Anisimov looked depressed after being sent to the locker room for the remainder of the period after racking up 16 penalty minutes, and he seemed down when he said he was sorry to the team after the loss. But that smile that Sean Avery gave him and the smile Anisimov responded with when the rest of the Rangers returned to the locker room was like walking by the principal’s office and seeing your friend in there for pantsing one of your other friends. That smile from Anisimov said it all: “I’m sorry, but I’m not sorry. I just sniped down the Lighting shorthanded.” I mean he was just reloading his weapon after all.

And how about Vincent Lecavalier in the whole mess? If you don’t want Anisimov gliding backwards to the neutral zone while he reloads his weapon and guns down your goalie then how about you don’t allow tic-tac-toe passing in your zone and goals against you when you’re on the power play?

John Tortorella
I have a love/hate relationship with John Tortorella. The hate probably outweighs the love like 60/40, but I think it’s warranted. The problem with Tortorella and 24/7 is that everyone is expecting greatness from him to steal the show and drop more F-bombs and more unique expletives than the South Park movie. The only thing I have experienced that could live up to the type of hype that Tortorella is faced with is the bar The Chicken Box in Nantucket during Memorial Day weekend. That’s it.

I thought Tortorella’s assessment of the modern-day athlete was spot on and for him to classify Ryan Callahan as an old-school hockey player is probably the nicest thing Tortorella has ever said about anyone and definitely the highest compliment he could pay the Rangers captain.

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I liked that he stood up for his players in the brawl with Tampa Bay in which Anisimov received an unsportsmanlike penalty for his celebration. The officials from that game should be fined and/or suspended by Brendan Shanahan for that call. A penalty for celebrating? In the NHL? You have to love the refs explanation for it too in that he had never seen a celebration last that long and take up that much of the ice before. So just because he had never seen it before he decided to make a precedent that all future celebrations should be charged with an unsportsmanlike conduct penalty if the NHL wants to keep its consistency. But it wasn’t a penalty and you can’t just start making up penalties because Vincent Lecavalier was embarrassed and had to start a line brawl over it.

And here are some other quick thoughts from the first episode.

There isn’t much to like about Scott Hartnell from his hairstyle to his style of play to the basic fact that he is a Flyer. But when Matt Cooke calls him an “[expletive] piece of [expletive] and Hartnell laughs at him and says, “You’re the dirtiest player in the league, bud. Good job.” I think everyone liked Scott Hartnell for a minute after that. I like him for a minute and a half after that and then I went back to disliking him.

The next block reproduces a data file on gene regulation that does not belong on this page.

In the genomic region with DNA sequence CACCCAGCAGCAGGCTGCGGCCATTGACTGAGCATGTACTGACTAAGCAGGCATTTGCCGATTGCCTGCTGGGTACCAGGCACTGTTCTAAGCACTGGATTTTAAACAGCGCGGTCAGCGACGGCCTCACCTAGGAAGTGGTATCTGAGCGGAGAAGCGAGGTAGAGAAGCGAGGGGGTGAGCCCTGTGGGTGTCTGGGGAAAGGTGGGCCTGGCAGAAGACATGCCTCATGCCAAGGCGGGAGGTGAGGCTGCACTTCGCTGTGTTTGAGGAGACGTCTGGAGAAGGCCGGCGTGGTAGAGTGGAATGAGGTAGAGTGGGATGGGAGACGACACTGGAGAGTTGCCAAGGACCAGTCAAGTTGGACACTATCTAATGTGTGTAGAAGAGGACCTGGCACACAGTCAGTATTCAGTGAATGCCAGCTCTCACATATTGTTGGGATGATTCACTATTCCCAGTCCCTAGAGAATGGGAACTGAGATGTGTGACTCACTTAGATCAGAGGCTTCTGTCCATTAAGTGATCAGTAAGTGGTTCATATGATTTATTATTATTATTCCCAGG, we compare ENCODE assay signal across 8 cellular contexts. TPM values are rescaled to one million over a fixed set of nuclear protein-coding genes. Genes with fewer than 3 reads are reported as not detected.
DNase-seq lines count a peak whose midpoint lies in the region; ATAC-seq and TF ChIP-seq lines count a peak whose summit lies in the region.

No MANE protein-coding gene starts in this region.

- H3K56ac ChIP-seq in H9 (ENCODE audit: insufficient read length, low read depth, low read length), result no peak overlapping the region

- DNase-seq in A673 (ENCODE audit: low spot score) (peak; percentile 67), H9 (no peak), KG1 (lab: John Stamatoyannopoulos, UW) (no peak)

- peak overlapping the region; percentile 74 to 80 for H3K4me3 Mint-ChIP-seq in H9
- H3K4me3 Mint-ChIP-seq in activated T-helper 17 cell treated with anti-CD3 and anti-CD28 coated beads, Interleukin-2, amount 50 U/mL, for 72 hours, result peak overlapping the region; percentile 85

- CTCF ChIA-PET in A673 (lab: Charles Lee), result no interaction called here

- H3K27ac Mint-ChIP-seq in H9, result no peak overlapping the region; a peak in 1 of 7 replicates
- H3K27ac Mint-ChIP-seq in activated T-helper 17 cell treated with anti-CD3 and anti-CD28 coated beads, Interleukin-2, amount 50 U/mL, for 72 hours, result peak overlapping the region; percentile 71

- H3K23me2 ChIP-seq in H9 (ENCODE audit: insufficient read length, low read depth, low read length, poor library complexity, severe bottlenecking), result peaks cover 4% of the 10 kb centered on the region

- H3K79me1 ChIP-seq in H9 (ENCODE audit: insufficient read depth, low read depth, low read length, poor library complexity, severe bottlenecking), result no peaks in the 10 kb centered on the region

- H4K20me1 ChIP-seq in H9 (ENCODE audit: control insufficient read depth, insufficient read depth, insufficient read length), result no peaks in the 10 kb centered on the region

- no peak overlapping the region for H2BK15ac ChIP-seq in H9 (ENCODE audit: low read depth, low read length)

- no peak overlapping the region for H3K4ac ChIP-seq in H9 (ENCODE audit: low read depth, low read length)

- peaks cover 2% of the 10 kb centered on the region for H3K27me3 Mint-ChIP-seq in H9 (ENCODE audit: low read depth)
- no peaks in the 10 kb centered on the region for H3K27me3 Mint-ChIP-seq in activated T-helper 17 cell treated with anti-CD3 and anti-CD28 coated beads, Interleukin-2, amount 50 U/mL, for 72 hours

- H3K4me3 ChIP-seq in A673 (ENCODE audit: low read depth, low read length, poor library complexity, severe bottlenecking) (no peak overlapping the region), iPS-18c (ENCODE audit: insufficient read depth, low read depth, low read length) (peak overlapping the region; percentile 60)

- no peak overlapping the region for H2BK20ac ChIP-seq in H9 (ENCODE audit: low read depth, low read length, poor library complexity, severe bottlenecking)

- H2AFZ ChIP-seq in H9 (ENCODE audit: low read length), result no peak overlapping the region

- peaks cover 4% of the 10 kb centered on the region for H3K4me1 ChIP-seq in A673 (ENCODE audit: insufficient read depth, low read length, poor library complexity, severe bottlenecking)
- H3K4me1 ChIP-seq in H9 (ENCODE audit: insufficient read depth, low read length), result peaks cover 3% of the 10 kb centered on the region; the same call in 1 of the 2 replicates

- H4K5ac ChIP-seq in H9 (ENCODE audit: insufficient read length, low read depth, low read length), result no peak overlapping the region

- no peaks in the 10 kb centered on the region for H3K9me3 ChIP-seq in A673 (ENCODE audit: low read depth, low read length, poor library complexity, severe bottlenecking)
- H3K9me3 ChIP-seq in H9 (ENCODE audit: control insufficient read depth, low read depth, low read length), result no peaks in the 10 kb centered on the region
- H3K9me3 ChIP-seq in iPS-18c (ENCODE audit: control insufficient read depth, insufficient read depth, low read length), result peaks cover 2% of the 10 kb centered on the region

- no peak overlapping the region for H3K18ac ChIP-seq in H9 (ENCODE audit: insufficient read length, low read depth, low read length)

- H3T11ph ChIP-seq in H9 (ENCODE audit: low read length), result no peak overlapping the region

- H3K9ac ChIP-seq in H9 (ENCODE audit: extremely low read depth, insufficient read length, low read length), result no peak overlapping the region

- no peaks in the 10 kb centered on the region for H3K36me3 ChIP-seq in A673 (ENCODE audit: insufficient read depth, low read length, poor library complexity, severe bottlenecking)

It didn’t take long for Sean Avery to find the camera with his “You [expletive] loser” remark in the show’s open.

What if Avery never returned to the Rangers this season like some people thought? How would he still do these modeling and photo shoots? No one wants to see a photo shoot of an AHL player. And how old does he look now? He’s long a way removed from being the rookie getting called up to the Red Wings in ESPN’s The Season back in the day.

Mike Sullivan looks like Jason Sudeikis. And I wouldn’t be asking him about whether or not Henrik Lundqvist should get pulled.

How mad was Dan Bylsma that he only got 10 seconds of time in the new 24/7 in his handshake with Max Talbot? You know Bylsma wants back on camera.

I love Peter Laviolette. I hate that he is the coach of the Flyers.

The Flyers locker room doesn’t look so good for only being 15 years old.

There’s nothing worse than reliving a loss through 24/7 and nothing worse than when one of the losses was single-handedly the work of Dominic Moore.

The “It’s the crest on the front, not the name on the back” slogan painted on the Flyers’ locker room wall is cheesy.

Marian Gaborik saying “going around the bushes” instead of “beating around the bush” was probably the most underrated moment of the episode.

Peter Laviolette saying “There’s a lot of good hockey teams in the national Hockey League and a lot of good players.” Well, I hope so. It’s only the best hockey league in the entire world.

Lundqvist and Gaborik and Richards should each have to put two credit cards in for credit card roulette. Also, I’m used to the version where the first card picked is the one that gets used, not the last one. Would you rather have it over in a second like sudden death overtime or drawn out? I guess you could make the case for both.

Isn’t one of the perks of playing in the NHL and being a New York Ranger and being a pro athlete that you don’t have to take the subway and public transportation anymore? Especially to a game?!?!